This is an accidental masterpiece. A more perfect album made by a dental hygienist on LSD I’ve yet to encounter.
There is no question to why it flew under the radar upon its initial release. In the huge wake stirred by the sinking ship of flower power, anything not heavy enough to float sunk to the bottom. Parallelograms was simply another weird record in a weird year full of weird records. Continue reading →
First up on this list is a modern 45 originally released in 2007. And it’s a truly ridiculous one! The Ridiculous Trio is a band made up of a drummer, trombone player and a trumpet player and they only play instrumental covers of The Stooges songs. Absolute insanity that works surprisingly well!
My favorite song by Michael Jackson is hands down “Human Nature” from the 1982 record “Thriller.” The tune is haunting, sexy, sad and beautiful, and I’ve always admired the particularly androgynous way in which Michael expresses the amorous yearnings expressed in the the lyrics. The light and floating quality the vocals is reminiscent of some of the great female arias of the classic American Soul era—the pining voice of Diana Ross come to mind in particular for me.
“Human Nature” floats with buoyancy that the rest of “Thriller” doesn’t even come close to, in large part as a result of the song’s plaintive structure of question and answer, a discourse which in the end doesn’t add up to much and sounds even more damn mysterious in the end. This maddening mysteriousness, somewhat akin to the circular question and answer song “Que sera, sera”—is an excellent mirror to the true puzzle that was M. J. himself—always intimate, compelling, and totally unknowable as a person.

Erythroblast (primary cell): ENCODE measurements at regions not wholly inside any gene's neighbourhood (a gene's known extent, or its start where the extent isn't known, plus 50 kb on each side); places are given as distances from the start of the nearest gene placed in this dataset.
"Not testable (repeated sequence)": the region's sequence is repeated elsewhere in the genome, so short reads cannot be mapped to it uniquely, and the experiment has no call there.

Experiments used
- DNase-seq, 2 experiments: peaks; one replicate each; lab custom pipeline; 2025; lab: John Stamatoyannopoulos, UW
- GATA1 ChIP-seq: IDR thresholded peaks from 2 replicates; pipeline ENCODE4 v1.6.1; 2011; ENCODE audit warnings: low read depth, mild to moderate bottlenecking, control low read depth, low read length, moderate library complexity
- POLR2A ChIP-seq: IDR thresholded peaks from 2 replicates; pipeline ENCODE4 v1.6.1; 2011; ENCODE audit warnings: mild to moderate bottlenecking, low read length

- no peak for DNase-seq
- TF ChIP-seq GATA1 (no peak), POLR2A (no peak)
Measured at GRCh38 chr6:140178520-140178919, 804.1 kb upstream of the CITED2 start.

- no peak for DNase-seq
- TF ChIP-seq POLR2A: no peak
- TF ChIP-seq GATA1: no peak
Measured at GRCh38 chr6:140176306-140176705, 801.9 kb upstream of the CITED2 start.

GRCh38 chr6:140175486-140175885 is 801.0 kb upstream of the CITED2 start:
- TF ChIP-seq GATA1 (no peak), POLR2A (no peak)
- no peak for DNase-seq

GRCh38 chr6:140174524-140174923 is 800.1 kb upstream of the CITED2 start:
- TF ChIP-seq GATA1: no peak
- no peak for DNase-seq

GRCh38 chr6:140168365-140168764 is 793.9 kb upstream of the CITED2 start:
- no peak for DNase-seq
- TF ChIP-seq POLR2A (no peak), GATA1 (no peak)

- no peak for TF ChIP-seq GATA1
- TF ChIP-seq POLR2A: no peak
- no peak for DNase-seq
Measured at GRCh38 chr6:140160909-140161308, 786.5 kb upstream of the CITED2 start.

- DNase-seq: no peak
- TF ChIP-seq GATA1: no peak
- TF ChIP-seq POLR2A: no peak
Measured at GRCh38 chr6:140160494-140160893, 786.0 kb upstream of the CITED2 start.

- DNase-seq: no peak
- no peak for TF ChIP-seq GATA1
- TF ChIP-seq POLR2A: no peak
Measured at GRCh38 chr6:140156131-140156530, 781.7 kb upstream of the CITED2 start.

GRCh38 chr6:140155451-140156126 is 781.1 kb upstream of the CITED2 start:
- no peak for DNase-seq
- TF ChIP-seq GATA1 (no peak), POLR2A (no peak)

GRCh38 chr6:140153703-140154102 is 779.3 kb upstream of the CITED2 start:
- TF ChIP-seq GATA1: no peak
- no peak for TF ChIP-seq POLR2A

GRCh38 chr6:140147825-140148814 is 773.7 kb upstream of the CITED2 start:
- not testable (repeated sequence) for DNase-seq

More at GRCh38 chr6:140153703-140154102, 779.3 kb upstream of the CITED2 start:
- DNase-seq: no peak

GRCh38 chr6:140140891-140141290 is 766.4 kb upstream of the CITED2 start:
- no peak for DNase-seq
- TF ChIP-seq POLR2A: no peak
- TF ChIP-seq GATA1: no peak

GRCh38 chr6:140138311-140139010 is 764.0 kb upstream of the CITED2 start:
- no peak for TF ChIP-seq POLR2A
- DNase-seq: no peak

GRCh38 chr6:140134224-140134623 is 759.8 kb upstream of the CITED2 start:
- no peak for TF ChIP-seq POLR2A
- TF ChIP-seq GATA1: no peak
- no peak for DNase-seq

April 5th 2017 is a year to the day of my first broadcast on Freeform Portland. Not my first radio show, not by any means, but I remember it felt good to be on the air, and does so every day I do my show. Getting to Freeform Portland is a life long story. Here is the short version. Continue reading →
Shakespeare and the Velvet Underground. Shaken, not stirred. The cityscapes that Dusty Santamaria conjures up are refuges for both refuse and revelation where the low and high aspects of our spirits (and, by extension, our culture) co-mingle in a lovers’ dance. His songs, poetry, and paintings are filled with religious imagery, classical references, and the smoky, yellow light that spills into the street, bubbling up from the bottom crust through the cracks in the fabric of our society. “Symbols, images, and surrealist dreams- My Mind’s a junkyard,” Dusty laments in “Shiverin, moanin, shaking, stoned,” the second song on the Sylvia Says EP. The characters that inhabit Santamaria’s cityscapes are restless, plagued by vice, and haunted by an impending sense of emptiness. Everyone is looking for an escape though they know they must return to the emptiness. Everyone is looking for meaning though they know modern reality is cruel and mechanical. Above all, everyone is looking for love… with only fleeting moments of tenderness afforded.
Soundspace is a new radio-based installation series for Freeform Portland focused on recontextualizing radio as a space for new modes of listening, hosted by sound artists Samson Stilwell (who played the second Foreign Accents show ever at Turn! Turn! Turn! in October, thank you Samson!) and Ben Glas. Each month a new sound artist installs an exploratory piece to the airwaves for you to mull over, get lost in, and whatever else works. The series, which meets every other Sunday from noon to 2pm, is live-streamed at Beacon Sound, but the general idea is that the broadcasting medium puts the concept of a sonic installation tied to a specific locality in a new, far more flexible cast. Continue reading →